It’s no secret that America’s special operations units are at the forefront of military technology and training, but you still might be surprised at just how “super” some special operations gear can make our elite warfighters.
Over the past two decades of near-continuous combat operations in theaters all around the world, the U.S. Special Operations Command (USSOCOM) has been tasked with more varied and complex missions than ever. In order to keep up with their high operational tempo while maintaining their safety and mission success rates, Uncle Sam has leaned on the private sector to develop new warfighting technologies that can give American troops the advantage in any environment. As a result of this focus, the special operations gear stored in SOCOM’s armories makes for warfighters that are about as close to superheroes as reality will permit.
Climbing walls like Spider-Man
Navy SEALs and Marine Raiders are often tasked with boarding and taking control of vessels out at sea, but many commercial and cargo ships are significantly taller than the rigid inflatable rafts special operators often use to close with enemy vessels. That’s where the REBS Magnetic Climbing System comes in.
The REBS system uses four powerful magnetic strips (one for each hand and foot) to allow special operations personnel to climb the side of the ship like Spider-Man.
The system is fully dive-capable, meaning Navy SEALs can actually approach vessels from beneath the surface of the water and then begin their ascent while submerged.
Looking through walls like Super Man
The U.S. military is currently transitioning its focus away from counter-terror operations and toward the possibility of a near-peer conflict with nations like Russia or China. As a part of this effort, there’s been a renewed focus on urban warfare, where American troops could potentially be tasked with fighting in crowded cities and through large building complexes.
Clearing rooms or buildings can be particularly dangerous in these environments, but thanks to new advances in wall-penetrating radar, special operations troops will now be able to peek into rooms before they breach the door, identifying how many people are in the room they’re about to enter and even where they’re located in relation to the wall.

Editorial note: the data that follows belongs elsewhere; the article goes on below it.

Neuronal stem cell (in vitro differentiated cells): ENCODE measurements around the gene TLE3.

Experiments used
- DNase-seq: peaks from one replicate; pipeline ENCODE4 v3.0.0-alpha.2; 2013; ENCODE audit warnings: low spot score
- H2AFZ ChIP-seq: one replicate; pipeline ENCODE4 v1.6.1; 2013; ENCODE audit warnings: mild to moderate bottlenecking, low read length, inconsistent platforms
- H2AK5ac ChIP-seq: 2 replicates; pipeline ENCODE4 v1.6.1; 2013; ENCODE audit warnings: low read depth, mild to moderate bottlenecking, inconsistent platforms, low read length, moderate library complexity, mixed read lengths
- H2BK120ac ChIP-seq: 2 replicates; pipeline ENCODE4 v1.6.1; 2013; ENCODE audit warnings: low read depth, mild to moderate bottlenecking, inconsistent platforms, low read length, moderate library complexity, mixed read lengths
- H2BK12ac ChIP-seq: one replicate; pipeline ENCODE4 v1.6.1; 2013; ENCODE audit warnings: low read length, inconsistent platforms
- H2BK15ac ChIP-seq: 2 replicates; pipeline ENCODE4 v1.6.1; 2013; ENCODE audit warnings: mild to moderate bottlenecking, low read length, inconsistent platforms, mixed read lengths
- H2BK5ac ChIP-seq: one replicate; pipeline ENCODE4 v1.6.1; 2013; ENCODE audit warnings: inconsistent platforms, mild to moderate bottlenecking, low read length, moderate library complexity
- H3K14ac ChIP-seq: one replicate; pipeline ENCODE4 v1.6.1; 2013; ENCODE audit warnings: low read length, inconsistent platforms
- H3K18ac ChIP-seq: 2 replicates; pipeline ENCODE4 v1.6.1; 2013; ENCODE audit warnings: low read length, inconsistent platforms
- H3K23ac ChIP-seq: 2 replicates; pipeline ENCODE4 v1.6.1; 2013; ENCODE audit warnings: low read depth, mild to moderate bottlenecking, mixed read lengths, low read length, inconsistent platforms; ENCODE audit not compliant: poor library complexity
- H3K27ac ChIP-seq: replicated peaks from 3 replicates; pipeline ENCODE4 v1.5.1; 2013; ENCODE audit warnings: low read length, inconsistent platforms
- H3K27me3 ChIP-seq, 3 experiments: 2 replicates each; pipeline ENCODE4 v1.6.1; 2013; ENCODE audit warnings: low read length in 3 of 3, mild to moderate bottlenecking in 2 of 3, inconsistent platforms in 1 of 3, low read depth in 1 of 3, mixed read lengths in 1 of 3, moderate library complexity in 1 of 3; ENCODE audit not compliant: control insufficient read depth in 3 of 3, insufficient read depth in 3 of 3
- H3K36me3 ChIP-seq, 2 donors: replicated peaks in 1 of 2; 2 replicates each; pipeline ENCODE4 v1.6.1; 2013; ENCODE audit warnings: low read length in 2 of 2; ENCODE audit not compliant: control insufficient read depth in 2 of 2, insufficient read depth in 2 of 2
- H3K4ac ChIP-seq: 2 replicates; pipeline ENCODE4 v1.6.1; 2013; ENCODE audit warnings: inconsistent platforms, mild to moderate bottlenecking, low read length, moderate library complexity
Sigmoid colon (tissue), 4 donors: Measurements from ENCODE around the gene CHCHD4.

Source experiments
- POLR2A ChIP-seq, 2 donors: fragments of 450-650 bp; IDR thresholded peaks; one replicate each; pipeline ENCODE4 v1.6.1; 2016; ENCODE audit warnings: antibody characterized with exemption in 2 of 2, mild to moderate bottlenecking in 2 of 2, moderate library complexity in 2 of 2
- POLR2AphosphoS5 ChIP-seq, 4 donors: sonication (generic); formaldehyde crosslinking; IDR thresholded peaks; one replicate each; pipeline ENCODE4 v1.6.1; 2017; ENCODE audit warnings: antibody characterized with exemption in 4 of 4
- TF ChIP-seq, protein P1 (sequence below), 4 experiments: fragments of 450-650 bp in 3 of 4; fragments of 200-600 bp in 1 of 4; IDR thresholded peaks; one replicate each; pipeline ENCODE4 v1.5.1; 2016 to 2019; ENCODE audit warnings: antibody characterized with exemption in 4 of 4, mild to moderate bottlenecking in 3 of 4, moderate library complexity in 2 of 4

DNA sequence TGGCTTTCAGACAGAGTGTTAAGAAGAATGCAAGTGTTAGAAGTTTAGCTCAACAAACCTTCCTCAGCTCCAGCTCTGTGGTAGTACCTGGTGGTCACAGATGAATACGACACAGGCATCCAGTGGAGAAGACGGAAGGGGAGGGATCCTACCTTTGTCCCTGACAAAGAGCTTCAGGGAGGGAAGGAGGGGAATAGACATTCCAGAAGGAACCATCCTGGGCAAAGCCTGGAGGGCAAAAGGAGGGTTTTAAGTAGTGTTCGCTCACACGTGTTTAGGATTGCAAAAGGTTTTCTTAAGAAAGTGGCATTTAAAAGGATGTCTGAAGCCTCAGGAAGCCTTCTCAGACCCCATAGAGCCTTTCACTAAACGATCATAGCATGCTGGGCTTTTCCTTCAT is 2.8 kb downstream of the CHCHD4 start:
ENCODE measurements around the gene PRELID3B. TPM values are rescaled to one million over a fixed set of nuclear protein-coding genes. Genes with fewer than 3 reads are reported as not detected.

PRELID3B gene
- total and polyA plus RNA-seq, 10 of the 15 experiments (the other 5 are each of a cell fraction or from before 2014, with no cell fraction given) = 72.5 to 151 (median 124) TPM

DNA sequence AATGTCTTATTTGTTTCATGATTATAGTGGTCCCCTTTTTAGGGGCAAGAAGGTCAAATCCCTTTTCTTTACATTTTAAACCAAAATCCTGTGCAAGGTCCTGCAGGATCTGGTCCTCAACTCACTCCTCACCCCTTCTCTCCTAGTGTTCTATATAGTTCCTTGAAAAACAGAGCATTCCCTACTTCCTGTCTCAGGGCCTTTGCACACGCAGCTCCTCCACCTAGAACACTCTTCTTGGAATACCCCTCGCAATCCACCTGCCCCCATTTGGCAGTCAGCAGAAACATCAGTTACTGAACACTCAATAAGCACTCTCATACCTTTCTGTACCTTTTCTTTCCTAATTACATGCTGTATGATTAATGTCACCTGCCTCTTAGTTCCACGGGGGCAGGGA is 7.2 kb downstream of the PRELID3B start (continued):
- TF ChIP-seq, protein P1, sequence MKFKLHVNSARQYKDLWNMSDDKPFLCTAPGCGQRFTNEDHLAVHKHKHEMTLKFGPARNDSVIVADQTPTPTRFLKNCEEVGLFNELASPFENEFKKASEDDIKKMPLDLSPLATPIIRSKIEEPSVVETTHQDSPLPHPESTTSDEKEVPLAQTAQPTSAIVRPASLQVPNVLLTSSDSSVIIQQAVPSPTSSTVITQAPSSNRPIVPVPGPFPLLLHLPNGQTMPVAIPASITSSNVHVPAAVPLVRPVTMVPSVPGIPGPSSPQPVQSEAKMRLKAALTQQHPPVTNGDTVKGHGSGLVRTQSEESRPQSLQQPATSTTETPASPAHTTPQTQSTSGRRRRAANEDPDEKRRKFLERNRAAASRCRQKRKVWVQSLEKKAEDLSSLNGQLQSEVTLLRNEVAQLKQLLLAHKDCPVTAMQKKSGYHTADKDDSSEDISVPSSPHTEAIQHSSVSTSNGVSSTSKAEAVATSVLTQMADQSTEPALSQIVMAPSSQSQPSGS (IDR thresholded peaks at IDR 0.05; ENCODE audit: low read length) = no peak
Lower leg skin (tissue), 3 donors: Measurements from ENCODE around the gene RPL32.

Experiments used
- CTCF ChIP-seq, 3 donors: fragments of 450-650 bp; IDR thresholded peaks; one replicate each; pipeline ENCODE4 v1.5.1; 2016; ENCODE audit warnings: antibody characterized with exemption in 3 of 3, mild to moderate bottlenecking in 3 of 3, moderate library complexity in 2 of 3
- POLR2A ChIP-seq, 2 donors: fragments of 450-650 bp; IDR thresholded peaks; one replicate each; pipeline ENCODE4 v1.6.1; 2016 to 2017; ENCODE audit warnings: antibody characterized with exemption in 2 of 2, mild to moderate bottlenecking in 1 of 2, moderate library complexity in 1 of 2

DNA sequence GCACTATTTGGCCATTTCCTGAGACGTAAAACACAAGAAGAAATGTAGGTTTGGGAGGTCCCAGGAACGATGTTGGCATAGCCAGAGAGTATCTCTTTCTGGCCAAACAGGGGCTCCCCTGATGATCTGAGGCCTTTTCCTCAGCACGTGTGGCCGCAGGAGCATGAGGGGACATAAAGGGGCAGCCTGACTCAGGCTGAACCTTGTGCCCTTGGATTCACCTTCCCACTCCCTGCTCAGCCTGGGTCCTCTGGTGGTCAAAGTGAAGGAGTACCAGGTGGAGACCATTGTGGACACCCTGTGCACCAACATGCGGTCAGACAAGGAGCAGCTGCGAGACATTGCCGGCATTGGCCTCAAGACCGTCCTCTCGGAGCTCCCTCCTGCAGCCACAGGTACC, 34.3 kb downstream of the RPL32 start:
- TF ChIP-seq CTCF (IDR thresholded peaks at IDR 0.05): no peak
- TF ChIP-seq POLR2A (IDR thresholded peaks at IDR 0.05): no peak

Lumineye, Inc., the company that won Defense Department’s contract, has already begun fielding the same technology with first responders, who are able to use the same special operations gear for search and rescue operations in rubble-filled environments.
Reading minds like Professor X
Special operators aren’t only tasked with combat operations. It’s not at all uncommon for special operations troops to serve at the forefront of America’s foreign policy, engaging with local leaders and even interrogating potential suspects. In complex environments like that, it pays to have a sixth sense that can tip you off when someone has ulterior motives or is trying to be deceptive.
That’s why SOFWERX developed what they call a “physiological analysis tool” for SOCOM’s operators to analyze data collected from a variety of sensors that can be used to predict how a conversational partner feels while they’re talking. The system relies on cameras, temperature sensors, and even radar to assess a person’s body temperature, heart rate, and physical mannerisms.
“We put a test guy up there [and] asked him some questions that made him fairly uncomfortable. Now, getting ‘intent’ is hard; but we could tell: ‘Hey, this person is nervous when you ask this question. Their countenance changed.’ Micro-expressions is another way to look at this.” SOFWERX chief technology officer Brian Andrews explained.
Of course, this isn’t an exhaustive list of super-powered tech employed by USSOCOM’s elite operators, and chances are, the gear they don’t tell us about is even cooler.
Feature image: A U.S. Soldier assigned to 1st Battalion, 10th Special Forces Group (Airborne) salutes his fellow Soldiers. (U.S. Army photo by Petty Officer 2nd Class Jason Johnston)
Editor’s Note: This article was originally published in January 2020. It has been edited for republication.
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